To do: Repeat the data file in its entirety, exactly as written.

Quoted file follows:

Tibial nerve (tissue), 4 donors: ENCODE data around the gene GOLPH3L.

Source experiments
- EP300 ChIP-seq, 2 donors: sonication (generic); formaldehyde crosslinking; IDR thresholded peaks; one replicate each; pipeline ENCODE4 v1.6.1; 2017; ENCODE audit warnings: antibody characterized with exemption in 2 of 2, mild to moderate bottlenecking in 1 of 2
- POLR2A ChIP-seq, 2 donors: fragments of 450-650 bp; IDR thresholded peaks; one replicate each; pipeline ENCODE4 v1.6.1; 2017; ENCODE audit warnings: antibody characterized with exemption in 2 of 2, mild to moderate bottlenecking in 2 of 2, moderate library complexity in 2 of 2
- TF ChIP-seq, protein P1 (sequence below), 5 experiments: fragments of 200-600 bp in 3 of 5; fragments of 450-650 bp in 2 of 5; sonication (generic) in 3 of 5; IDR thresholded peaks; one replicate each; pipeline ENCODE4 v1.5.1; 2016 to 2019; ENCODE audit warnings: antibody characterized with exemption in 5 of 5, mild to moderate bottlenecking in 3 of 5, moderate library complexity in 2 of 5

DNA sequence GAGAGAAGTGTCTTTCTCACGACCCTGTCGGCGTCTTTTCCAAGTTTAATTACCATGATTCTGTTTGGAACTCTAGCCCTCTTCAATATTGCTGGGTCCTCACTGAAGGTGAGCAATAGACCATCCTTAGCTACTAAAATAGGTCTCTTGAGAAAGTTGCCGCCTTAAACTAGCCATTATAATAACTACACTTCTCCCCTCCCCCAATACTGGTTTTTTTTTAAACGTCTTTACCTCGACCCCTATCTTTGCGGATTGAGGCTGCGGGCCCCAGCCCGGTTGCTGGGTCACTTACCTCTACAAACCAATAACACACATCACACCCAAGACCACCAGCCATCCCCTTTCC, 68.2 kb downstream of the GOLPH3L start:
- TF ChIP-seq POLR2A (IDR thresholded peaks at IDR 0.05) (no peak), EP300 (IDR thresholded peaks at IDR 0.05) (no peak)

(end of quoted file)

Tibial nerve (tissue), 4 donors: ENCODE data around the gene GOLPH3L.

Source experiments
- EP300 ChIP-seq, 2 donors: sonication (generic); formaldehyde crosslinking; IDR thresholded peaks; one replicate each; pipeline ENCODE4 v1.6.1; 2017; ENCODE audit warnings: antibody characterized with exemption in 2 of 2, mild to moderate bottlenecking in 1 of 2
- POLR2A ChIP-seq, 2 donors: fragments of 450-650 bp; IDR thresholded peaks; one replicate each; pipeline ENCODE4 v1.6.1; 2017; ENCODE audit warnings: antibody characterized with exemption in 2 of 2, mild to moderate bottlenecking in 2 of 2, moderate library complexity in 2 of 2
- TF ChIP-seq, protein P1 (sequence below), 5 experiments: fragments of 200-600 bp in 3 of 5; fragments of 450-650 bp in 2 of 5; sonication (generic) in 3 of 5; IDR thresholded peaks; one replicate each; pipeline ENCODE4 v1.5.1; 2016 to 2019; ENCODE audit warnings: antibody characterized with exemption in 5 of 5, mild to moderate bottlenecking in 3 of 5, moderate library complexity in 2 of 5

DNA sequence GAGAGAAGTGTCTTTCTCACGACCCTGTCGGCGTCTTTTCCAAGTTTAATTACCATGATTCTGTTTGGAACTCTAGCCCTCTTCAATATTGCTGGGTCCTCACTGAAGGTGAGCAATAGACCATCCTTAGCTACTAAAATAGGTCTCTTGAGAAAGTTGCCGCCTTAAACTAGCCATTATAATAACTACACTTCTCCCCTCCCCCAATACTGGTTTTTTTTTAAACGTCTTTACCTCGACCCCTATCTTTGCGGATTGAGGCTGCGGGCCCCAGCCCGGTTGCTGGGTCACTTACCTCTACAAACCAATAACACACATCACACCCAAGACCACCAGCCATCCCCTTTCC, 68.2 kb downstream of the GOLPH3L start:
- TF ChIP-seq POLR2A (IDR thresholded peaks at IDR 0.05) (no peak), EP300 (IDR thresholded peaks at IDR 0.05) (no peak)